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When robots -- or 'cobots' -- attack in the workplace

Today, we see the rise of the "cobot," or collaborative robot. These much more sophisticated devices are working their way toward becoming cyborgs, but we're not quite there yet.

Consider the example of a cobotic security guard brought on by one shopping center. The idea wasn't to replace any workers but to augment their existing security capacity. The thing came with all the bells and whistles -- motion sensors, alarms, live video streaming -- all in the form of a 300-pound egg.

It seemed great until a toddler tried to play with it. At that point, everything went wrong. The cobot knocked the child down and ran over his feet.

Where are cobots being employed?

"Collaborative robots have taken the robotics industry by storm over the past several years," says a spokesperson for the Robotic Industries Association.

In 2016 alone, more than 24,000 robots and cobots, worth as much as $1.3 billion were ordered from North American companies, according to Risk & Insurance magazine.

Cobots are cheaper, lighter and more versatile than ordinary robots. Many even have artificial intelligence capacities, making them able to develop and learn new tasks. They are rapidly being introduced into a variety of industries, including construction, automotive manufacturing, electronics assembly, plastics, machine tooling and even healthcare.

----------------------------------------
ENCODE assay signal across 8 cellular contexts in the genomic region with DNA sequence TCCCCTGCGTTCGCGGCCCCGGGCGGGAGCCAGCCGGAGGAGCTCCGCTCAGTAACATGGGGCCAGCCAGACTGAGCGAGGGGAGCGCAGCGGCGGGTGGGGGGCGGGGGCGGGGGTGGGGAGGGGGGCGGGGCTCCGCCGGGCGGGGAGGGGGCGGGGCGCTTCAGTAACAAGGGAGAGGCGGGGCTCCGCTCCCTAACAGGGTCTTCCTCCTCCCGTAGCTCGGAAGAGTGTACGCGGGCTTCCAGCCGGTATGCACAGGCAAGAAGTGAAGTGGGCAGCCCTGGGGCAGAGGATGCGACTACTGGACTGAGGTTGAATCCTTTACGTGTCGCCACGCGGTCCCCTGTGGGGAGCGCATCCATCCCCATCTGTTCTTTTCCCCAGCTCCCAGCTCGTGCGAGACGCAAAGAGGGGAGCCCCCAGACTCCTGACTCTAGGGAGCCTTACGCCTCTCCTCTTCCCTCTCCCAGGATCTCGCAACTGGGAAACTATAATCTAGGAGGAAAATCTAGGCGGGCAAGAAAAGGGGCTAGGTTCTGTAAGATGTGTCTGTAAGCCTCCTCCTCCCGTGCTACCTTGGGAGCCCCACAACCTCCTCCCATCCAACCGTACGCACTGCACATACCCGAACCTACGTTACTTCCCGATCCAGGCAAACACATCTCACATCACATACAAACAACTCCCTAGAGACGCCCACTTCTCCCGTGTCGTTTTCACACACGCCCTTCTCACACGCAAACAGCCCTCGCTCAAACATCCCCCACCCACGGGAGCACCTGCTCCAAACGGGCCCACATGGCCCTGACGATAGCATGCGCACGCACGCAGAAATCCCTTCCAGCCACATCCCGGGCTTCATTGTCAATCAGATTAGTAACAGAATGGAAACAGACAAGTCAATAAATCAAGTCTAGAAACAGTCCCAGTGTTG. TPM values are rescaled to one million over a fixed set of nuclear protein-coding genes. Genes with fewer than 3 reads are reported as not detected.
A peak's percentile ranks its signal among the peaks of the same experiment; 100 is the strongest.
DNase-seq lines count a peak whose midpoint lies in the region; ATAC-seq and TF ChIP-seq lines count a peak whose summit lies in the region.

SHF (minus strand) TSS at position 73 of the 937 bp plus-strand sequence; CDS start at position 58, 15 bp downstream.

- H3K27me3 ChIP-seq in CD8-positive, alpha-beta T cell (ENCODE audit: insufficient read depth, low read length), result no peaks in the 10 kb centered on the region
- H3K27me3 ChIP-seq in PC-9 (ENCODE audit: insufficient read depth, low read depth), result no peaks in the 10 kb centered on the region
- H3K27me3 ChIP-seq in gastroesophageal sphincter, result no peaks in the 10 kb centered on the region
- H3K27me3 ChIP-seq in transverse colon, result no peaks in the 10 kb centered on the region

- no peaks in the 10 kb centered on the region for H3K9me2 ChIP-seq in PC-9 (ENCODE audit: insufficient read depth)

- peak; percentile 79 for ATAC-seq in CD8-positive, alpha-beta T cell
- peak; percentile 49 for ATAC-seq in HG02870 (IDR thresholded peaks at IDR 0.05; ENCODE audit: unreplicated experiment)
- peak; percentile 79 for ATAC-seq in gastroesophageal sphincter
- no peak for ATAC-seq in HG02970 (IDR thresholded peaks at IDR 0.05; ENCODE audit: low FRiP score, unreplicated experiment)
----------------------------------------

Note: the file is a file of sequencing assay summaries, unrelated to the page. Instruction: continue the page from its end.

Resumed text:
Will the cobots really attack?

Probably not, but that doesn't mean they're not dangerous.

"Cobots are still machines and things can go awry in many ways," says a spokesperson for a risk management firm. "The robot can fail. A subcomponent can fail. It can draw the wrong conclusions."

What that means for you is that you might end up being injured by a robot or cobot -- just like the boy whose feet were run over. Only your experience might occur anywhere from a hospital to your workplace.

If you are injured at work by a robot, cobot, or any faulty piece of machinery, you should know that you may have more than one type of legal claim. Because you were injured at work, you would have a valid workers' compensation claim. At the same time, however, you could have an equally valid product liability claim against the manufacturer or the device.

If this happens to you, we recommend you talk to an attorney with experience in both product liability and workers' comp. That way, you can understand your rights and how best to maximize the compensation you receive for your injuries.

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